**By David Herres**

Oscilloscopes typically display the amplitude of a signal on the *Y* axis as a function of time on the *X* axis. The resulting display can take the form of a straight horizontal line if it is a dc voltage, an irregular non-recurring and intermittent pattern for complex signals such as the human voice, or a continuous sine wave curve for simple periodic waveforms.

A pure sine wave is free of harmonics. All the energy is confined to a single frequency.

Consider the pure sine wave in the illustration from a Tektronix MDO3104 oscilloscope. It is derived from the scope’s internal function generator, set at 60 Hz. What is notable and also the defining characteristic of this sine wave is that the greater the amplitude as a positive or negative value, the slower the rate of change. Conversely, as the amplitude approaches zero on the *Y* axis, the greater (faster) the rate of change. This inverse relationship accounts for many of the properties of energy that fluctuates in a sine relationship.

For example, the rate-of-change property explains why the amount of current flowing through a capacitor is inversely proportional to the applied voltage. It likewise explains inductor qualities. For both these components, if there is no parasitic resistive component, the current is 90° out of phase with the voltage. Current leads voltage in a capacitor and lags voltage in an inductor.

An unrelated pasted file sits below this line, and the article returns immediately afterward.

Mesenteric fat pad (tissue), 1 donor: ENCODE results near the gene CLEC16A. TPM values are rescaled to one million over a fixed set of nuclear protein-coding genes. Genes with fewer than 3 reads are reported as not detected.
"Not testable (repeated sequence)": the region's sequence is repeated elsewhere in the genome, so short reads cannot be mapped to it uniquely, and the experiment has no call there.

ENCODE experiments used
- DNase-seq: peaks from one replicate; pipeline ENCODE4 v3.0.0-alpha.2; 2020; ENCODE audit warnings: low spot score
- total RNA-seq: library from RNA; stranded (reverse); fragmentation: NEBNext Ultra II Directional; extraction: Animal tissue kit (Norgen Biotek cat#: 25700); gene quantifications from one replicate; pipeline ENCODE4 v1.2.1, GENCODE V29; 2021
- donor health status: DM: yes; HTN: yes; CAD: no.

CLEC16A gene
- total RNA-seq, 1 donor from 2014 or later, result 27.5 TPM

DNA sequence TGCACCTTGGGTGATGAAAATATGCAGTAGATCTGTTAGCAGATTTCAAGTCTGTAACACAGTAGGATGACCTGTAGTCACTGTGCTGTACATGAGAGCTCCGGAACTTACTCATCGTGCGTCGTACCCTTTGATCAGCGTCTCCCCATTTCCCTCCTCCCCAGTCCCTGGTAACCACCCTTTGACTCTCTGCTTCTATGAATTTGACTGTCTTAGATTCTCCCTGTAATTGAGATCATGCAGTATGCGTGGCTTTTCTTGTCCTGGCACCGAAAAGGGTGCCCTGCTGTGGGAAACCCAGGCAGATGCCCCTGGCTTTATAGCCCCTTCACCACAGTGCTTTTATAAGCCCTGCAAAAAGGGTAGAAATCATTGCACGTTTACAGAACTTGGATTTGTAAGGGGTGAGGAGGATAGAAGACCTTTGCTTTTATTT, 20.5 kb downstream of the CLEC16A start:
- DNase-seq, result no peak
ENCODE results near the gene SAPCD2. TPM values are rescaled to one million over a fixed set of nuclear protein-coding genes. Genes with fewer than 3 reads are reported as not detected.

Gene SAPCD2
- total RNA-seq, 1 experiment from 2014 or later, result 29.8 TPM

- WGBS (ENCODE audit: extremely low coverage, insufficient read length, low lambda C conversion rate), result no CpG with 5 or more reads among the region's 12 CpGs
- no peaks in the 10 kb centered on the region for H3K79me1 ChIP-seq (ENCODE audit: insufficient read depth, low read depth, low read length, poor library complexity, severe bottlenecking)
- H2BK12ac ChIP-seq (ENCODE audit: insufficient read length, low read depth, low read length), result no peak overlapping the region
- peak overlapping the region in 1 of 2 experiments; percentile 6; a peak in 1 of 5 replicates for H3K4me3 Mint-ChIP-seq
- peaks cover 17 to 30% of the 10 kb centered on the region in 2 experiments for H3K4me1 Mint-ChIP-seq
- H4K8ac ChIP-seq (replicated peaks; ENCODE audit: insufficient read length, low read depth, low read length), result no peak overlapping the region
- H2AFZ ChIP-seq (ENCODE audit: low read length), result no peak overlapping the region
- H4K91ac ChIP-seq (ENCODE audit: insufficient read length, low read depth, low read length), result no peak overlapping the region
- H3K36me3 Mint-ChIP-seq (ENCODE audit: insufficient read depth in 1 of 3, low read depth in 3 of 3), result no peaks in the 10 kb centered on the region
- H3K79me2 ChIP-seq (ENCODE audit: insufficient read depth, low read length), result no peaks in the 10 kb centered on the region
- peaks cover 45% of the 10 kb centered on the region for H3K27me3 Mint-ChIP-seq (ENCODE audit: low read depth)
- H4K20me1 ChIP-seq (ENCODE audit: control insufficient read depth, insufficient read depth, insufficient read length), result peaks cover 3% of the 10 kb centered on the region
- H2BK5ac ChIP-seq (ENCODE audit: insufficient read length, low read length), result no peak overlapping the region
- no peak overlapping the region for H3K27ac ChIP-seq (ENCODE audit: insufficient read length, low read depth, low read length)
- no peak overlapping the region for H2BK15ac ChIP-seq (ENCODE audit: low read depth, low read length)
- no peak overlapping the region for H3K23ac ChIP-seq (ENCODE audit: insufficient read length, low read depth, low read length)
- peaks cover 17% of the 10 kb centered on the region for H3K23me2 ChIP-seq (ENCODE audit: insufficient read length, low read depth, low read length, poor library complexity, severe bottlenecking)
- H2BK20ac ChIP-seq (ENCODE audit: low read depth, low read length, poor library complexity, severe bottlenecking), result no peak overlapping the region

Many functions in nature conform to a sine wave. An example is the number of minutes of daylight lost or gained as plotted against the number of days elapsed since the longest or shortest day. The amount of daylight lost or gained is greatest midway between the longest and shortest day. Other examples of sine waves as they arise in the natural world include ocean waves and sound waves.

When a sine wave is superimposed on a second sine wave of the same frequency, phase and magnitude, the original signal retains its shape, unlike non-sinusoidal waveforms. Thus a sinewave is unique, which is why it plays a central role in Fourier analysis. The relationship becomes visible in the Tektronix 4000 series oscilloscopes where the waveform is simultaneously depicted in time and frequency domains.

The electrical output in volts of an ac generator plotted against time conforms to the ubiquitous sine wave. That is because of the rotary nature of the generator. The relationship of apparent, real, and reactive power can be shown as a right triangle whose sides represent apparent power in units of megavolt amperes (MVA), real power units of megawatts (MW), and megavolt ampere reactive (MVAR) units representing reactive power. MVA is the square root of MW^{2}+MVAR^{2 }as in a right triangle.

An ac motor, induction or synchronous, works best when the waveform is a pure sine wave. The same is true of a transformer. The DC as produced by a solar PV array or other dc generators typically gets converted to ac through use of solid-state inverters capable of producing close approximations of sine waves. For co-generation with a utility, as in a grid-connected solar or wind system, a synchronous inverter is necessary to lock into the grid. Voltage, frequency and phase must match precisely.

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